The first stage of the connection process that needs to happen is a pre-application meeting. The organisation that is responsible for all connections to the grid is National Grid Energy Transmission (NGET). You will need to get in touch with them to arrange your initial pre-application meeting and discuss the works, costs and timelines involved in getting a connection.

The next step in the application process is to contact the Electricity Systems Operator (ESO). They will work with you to facilitate the necessary requirements for your connection.

You will then need to submit your application and pay the relevant fees. Your account manager will get in touch with you to discuss the most cost-effective solution for your connection.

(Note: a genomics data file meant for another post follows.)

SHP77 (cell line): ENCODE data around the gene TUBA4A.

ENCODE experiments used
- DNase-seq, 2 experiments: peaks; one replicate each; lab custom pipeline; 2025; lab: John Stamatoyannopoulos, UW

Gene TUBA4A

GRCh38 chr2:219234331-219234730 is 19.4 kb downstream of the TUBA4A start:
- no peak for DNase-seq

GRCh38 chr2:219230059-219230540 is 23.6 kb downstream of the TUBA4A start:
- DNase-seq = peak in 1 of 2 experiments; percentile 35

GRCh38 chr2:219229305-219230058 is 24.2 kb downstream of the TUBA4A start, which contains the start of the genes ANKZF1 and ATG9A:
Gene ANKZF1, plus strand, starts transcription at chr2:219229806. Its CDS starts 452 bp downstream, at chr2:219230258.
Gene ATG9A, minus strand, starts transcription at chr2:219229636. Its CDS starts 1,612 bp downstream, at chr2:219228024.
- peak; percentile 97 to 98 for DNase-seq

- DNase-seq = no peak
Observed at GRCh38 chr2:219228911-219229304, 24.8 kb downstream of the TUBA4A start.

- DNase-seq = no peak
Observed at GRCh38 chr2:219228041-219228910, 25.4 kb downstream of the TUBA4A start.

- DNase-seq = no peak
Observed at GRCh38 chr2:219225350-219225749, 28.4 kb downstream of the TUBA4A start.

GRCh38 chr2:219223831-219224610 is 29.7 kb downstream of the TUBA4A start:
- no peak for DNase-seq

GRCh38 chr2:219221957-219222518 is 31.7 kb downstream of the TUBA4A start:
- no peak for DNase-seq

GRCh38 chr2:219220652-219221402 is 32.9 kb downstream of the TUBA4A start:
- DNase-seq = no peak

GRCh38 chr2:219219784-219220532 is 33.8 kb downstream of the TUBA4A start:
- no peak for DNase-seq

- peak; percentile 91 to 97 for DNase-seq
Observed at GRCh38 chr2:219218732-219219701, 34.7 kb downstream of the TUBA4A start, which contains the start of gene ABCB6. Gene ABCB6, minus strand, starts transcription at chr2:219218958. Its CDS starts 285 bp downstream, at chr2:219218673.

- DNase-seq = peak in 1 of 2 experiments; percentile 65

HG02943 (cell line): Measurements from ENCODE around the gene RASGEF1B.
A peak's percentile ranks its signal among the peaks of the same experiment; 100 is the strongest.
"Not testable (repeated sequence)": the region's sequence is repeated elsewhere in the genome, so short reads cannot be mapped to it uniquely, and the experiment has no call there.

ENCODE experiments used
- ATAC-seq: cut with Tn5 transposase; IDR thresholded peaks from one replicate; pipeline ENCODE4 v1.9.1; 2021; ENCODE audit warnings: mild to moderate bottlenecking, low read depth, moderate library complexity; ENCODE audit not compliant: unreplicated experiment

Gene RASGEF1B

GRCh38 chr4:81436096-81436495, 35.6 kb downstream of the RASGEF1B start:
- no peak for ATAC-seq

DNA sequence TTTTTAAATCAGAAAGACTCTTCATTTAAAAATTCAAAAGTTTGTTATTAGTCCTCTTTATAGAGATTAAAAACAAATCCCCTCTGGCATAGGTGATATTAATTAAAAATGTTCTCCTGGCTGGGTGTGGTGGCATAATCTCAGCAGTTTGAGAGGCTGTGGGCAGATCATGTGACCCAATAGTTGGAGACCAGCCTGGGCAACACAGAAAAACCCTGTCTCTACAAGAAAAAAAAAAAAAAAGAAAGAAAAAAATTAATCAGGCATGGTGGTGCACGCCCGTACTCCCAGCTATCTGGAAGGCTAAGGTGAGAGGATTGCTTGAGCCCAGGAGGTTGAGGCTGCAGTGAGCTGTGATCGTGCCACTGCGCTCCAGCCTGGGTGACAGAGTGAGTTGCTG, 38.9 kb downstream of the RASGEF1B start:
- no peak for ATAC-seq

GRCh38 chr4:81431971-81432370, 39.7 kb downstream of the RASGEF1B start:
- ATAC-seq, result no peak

Applying for a new connection

To apply for your grid connection you’ll need to fill in an application form. This can be quite technical and complicated as there are many complex stages in the process. But don’t worry as there is a guide to assist you in filling out the form. In addition, there will be assistance to help you understand the terminology and acronyms you will encounter.

Once complete, you need to submit the form to the ESO, along with your application fee. The ESO will then process the application and work with the transmission owner to develop the connection.

There are certain steps you need to take to make sure you are ready to apply and for your connection to be approved. These include the following:

  • Provide all the required information in the form, including technical information for the Data Registration Code
  • Have the application fee to pay
  • Make yourself ready to comply with the Grid Code
  • Understand the mandatory services requirements. These will be based on the size of your connection